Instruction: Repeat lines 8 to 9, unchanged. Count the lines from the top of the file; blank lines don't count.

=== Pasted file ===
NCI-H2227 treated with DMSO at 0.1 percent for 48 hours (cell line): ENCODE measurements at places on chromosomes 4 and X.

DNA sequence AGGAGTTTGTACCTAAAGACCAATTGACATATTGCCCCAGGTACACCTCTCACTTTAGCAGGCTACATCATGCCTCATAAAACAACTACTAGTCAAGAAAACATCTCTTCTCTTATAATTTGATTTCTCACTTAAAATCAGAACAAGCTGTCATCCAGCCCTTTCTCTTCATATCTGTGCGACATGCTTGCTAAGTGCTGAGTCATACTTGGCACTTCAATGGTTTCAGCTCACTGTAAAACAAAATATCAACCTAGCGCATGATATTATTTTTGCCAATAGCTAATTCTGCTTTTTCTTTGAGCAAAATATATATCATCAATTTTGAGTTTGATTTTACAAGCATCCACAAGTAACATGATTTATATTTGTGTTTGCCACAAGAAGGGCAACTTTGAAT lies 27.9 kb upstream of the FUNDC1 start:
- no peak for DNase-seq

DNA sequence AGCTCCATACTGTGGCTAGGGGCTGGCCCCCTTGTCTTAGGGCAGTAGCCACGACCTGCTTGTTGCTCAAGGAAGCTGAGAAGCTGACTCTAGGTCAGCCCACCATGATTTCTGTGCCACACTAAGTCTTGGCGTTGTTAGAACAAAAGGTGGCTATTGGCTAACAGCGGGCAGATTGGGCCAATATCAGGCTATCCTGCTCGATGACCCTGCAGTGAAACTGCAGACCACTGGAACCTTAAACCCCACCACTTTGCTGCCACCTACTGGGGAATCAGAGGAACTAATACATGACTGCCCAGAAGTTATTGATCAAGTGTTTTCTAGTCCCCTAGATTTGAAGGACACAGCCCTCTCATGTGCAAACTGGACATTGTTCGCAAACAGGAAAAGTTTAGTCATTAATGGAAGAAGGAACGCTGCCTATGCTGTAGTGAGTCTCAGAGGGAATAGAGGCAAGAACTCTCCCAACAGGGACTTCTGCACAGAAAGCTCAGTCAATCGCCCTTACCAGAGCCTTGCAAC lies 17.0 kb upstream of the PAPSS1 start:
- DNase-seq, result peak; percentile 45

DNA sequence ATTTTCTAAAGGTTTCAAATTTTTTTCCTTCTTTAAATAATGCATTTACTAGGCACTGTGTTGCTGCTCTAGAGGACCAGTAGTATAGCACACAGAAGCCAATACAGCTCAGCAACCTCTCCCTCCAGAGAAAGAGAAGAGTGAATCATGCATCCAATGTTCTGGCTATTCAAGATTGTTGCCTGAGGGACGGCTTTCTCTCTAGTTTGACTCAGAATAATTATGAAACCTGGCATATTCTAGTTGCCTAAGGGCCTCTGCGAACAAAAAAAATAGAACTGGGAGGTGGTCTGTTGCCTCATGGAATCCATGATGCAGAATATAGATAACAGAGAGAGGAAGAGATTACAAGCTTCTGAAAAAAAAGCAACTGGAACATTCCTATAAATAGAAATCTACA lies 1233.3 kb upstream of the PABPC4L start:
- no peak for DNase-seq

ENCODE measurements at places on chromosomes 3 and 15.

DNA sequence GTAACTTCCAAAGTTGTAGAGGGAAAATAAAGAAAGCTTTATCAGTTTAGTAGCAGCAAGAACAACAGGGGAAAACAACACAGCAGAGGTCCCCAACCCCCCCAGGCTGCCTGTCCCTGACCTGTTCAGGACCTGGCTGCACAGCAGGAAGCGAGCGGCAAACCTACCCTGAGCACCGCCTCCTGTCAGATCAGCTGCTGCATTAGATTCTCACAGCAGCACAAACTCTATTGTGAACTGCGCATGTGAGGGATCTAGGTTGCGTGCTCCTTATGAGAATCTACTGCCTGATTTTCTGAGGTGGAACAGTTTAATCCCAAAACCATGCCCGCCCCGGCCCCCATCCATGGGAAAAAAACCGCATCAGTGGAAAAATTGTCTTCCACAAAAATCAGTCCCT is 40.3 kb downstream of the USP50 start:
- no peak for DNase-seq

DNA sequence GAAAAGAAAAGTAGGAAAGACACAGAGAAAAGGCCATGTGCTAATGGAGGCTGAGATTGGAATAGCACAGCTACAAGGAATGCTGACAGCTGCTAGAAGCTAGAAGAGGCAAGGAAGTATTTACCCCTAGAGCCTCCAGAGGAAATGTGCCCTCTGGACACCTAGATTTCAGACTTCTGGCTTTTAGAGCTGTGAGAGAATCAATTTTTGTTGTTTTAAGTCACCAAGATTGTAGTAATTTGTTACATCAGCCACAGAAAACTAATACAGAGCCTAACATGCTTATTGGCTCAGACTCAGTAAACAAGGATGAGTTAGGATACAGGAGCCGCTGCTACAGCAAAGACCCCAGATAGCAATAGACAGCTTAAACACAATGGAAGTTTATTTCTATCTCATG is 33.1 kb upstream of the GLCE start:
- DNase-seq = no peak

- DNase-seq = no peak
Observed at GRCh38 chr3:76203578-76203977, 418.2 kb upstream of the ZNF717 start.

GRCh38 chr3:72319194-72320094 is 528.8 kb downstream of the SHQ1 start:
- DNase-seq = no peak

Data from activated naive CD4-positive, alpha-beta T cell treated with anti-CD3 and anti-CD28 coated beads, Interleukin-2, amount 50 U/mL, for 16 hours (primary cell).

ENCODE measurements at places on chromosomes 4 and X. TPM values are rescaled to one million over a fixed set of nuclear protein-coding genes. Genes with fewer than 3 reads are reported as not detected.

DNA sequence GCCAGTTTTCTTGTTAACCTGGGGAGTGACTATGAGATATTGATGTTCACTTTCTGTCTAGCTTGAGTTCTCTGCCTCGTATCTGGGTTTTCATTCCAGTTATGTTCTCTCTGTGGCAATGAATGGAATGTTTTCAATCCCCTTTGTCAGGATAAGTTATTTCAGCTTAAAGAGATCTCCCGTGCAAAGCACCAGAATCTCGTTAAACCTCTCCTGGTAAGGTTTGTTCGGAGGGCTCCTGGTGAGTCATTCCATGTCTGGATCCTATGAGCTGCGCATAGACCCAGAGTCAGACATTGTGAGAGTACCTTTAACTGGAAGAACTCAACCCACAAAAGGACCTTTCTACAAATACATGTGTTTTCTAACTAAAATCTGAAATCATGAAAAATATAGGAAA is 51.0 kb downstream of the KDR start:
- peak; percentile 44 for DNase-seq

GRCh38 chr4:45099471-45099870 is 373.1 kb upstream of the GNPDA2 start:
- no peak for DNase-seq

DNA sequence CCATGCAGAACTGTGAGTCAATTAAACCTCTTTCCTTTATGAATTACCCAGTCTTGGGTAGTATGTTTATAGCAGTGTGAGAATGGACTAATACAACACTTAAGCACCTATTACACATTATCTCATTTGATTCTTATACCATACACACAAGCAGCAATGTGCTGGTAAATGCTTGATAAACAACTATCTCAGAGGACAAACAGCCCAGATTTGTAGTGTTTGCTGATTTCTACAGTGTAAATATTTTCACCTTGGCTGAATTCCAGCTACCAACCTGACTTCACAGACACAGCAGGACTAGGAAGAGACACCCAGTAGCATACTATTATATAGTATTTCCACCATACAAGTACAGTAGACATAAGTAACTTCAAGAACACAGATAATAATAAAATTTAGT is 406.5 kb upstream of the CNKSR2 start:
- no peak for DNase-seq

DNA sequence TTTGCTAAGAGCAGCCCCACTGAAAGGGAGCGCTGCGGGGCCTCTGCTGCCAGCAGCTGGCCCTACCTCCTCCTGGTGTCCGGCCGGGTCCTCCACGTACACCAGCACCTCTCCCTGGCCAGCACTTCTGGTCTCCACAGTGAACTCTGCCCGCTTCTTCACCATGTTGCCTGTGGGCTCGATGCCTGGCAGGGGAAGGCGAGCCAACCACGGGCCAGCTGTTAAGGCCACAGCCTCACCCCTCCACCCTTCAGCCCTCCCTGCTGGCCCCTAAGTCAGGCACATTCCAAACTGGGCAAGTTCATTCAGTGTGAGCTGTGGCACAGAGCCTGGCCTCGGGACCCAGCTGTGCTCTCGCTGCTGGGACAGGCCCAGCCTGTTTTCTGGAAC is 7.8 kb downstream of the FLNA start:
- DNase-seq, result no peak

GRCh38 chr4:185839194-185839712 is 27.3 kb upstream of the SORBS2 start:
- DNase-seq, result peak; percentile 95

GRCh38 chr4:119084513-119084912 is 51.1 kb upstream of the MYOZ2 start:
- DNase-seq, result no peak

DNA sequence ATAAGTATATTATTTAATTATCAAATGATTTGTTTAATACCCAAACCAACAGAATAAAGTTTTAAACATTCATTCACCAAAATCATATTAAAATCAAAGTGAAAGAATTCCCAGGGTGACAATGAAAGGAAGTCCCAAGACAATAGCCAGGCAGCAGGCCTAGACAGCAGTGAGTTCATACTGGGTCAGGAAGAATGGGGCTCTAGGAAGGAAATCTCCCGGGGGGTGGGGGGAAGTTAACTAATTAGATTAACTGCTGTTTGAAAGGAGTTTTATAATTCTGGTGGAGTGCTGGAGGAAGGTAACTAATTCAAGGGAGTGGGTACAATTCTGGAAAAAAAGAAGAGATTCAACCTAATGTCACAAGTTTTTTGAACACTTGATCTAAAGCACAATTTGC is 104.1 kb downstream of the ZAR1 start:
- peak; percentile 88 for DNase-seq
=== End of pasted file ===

ENCODE measurements at places on chromosomes 3 and 15.

DNA sequence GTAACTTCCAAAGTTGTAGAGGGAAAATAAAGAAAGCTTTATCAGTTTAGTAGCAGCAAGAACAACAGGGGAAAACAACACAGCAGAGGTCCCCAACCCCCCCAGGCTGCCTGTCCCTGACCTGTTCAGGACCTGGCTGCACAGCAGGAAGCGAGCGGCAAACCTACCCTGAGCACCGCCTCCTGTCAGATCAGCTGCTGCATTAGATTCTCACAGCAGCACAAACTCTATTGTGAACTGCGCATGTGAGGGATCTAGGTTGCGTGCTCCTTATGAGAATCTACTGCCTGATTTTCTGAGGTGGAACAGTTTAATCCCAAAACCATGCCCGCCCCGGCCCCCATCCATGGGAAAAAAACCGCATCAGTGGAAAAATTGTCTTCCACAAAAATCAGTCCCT is 40.3 kb downstream of the USP50 start: